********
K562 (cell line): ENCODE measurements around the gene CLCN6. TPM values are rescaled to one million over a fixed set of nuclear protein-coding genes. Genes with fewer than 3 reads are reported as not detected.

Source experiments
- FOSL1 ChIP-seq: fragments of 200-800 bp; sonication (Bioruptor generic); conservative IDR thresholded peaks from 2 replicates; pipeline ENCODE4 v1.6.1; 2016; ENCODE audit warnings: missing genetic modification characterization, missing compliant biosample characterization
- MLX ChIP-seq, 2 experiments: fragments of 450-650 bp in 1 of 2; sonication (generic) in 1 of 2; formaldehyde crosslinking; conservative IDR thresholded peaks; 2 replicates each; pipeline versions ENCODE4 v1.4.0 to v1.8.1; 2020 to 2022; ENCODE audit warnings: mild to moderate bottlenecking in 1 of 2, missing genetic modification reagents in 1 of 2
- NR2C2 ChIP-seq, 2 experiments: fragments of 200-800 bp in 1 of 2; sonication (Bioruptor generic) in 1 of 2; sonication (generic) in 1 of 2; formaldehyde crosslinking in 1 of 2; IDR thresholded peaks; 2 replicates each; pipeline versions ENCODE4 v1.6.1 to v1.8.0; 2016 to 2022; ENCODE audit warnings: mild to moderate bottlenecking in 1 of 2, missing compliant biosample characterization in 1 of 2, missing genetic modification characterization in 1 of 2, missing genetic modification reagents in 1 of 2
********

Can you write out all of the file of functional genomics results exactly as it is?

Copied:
K562 (cell line): ENCODE measurements around the gene CLCN6. TPM values are rescaled to one million over a fixed set of nuclear protein-coding genes. Genes with fewer than 3 reads are reported as not detected.

Source experiments
- FOSL1 ChIP-seq: fragments of 200-800 bp; sonication (Bioruptor generic); conservative IDR thresholded peaks from 2 replicates; pipeline ENCODE4 v1.6.1; 2016; ENCODE audit warnings: missing genetic modification characterization, missing compliant biosample characterization
- MLX ChIP-seq, 2 experiments: fragments of 450-650 bp in 1 of 2; sonication (generic) in 1 of 2; formaldehyde crosslinking; conservative IDR thresholded peaks; 2 replicates each; pipeline versions ENCODE4 v1.4.0 to v1.8.1; 2020 to 2022; ENCODE audit warnings: mild to moderate bottlenecking in 1 of 2, missing genetic modification reagents in 1 of 2
- NR2C2 ChIP-seq, 2 experiments: fragments of 200-800 bp in 1 of 2; sonication (Bioruptor generic) in 1 of 2; sonication (generic) in 1 of 2; formaldehyde crosslinking in 1 of 2; IDR thresholded peaks; 2 replicates each; pipeline versions ENCODE4 v1.6.1 to v1.8.0; 2016 to 2022; ENCODE audit warnings: mild to moderate bottlenecking in 1 of 2, missing compliant biosample characterization in 1 of 2, missing genetic modification characterization in 1 of 2, missing genetic modification reagents in 1 of 2